Our weather warmed up last week, and I almost forgot it was still winter.
Then, we got some snow. Bummer! It wasn’t even enough to play in. Just a dusting on the flat surfaces – the deck, the slide, the patio table. Just enough to remind me that it’s still winter.
We went from upper 40’s to mid-20’s, and I decided it’s the perfect weather for curling up in front of the fire with come hot chocolate and a good book!
Em has been reading up a storm, too. While I’m re-reading Lord of the Flies, she just finished The Bronze Bow. Now, she’s looking for something new to read.
In my search for inspiration, I was reminded of some of my favorite winter books for fluent readers. These books are geared toward kids reading at least a third grade level. However, if your child isn’t reading at a third grade level, these books make great family read-alouds.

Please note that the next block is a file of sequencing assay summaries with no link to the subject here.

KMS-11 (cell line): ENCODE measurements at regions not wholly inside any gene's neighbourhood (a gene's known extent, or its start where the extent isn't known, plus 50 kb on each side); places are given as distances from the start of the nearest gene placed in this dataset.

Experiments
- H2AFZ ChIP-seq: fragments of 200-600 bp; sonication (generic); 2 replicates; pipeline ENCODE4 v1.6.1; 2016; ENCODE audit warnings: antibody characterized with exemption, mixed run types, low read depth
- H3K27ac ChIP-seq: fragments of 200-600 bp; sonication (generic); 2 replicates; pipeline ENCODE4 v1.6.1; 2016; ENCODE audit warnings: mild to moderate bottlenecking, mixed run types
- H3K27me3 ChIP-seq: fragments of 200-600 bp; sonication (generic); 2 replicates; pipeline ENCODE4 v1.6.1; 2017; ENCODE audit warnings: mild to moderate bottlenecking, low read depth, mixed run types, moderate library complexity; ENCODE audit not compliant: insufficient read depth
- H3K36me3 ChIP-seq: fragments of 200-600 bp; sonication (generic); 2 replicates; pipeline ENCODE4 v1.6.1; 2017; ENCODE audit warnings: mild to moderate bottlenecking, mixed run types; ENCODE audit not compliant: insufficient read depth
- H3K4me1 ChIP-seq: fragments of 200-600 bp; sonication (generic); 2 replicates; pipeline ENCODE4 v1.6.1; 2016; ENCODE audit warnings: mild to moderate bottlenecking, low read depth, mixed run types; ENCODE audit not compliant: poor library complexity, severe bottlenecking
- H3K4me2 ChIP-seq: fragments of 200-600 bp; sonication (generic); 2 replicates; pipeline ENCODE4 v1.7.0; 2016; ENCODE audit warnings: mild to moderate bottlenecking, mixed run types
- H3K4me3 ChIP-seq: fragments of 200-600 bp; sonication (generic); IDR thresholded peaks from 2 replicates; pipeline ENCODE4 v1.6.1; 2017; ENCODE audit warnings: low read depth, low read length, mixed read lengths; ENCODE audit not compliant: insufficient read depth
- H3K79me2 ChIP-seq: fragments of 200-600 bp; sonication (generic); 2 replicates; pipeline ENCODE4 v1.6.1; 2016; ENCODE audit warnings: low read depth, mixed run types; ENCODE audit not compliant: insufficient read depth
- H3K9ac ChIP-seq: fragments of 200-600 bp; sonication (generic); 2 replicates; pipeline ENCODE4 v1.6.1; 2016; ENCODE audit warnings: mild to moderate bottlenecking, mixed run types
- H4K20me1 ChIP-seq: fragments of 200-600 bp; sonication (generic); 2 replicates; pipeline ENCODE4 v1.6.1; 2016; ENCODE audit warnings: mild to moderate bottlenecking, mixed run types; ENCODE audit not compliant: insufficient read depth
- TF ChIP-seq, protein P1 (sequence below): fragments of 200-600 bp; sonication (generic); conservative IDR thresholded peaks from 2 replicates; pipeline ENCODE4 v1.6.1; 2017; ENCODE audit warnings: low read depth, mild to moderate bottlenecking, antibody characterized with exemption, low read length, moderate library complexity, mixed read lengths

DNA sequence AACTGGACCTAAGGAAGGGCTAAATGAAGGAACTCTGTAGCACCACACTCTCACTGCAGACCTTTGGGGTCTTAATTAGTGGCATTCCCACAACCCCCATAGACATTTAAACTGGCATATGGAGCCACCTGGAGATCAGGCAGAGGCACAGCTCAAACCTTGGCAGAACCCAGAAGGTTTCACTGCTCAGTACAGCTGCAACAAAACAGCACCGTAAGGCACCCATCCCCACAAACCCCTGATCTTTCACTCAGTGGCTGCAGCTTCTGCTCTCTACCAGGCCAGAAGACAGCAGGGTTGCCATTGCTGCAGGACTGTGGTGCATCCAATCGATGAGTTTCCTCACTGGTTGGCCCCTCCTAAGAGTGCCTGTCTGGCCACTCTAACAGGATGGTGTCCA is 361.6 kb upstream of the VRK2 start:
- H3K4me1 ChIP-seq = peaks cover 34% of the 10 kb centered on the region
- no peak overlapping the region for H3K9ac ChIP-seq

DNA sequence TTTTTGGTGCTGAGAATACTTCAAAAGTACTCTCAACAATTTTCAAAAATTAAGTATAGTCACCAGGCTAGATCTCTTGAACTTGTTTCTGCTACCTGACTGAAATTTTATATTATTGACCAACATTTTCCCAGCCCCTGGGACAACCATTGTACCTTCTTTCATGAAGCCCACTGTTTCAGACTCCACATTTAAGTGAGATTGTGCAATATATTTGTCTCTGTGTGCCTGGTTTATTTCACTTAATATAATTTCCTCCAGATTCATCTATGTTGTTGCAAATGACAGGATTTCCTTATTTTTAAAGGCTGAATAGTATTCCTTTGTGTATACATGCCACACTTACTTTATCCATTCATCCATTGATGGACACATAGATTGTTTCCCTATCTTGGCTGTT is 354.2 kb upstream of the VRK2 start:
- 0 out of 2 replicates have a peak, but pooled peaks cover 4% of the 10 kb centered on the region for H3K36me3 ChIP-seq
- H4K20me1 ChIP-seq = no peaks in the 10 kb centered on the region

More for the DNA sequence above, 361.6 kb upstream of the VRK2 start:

Winter Chapter Books
Snowbound Mystery by Gertrude C. Werner
A freak snowstorm isolates the Aldens in a mountain cabin where they discover a coded message.
The Long Winter by Laura Ingalls Wilder
The town of De Smet in the Dakota Territory is hit with terrible blizzards in the hard winter of 1880-81, and the Ingalls family must ration their food and coal. When the supply train doesn’t arrive, all supplies are cut off from the outside. Soon there is almost no food left, so young Almanzo Wilder and a friend must make a dangerous trip in search of provisions.
Miss Hickory by Carolyn Sherwin Bailey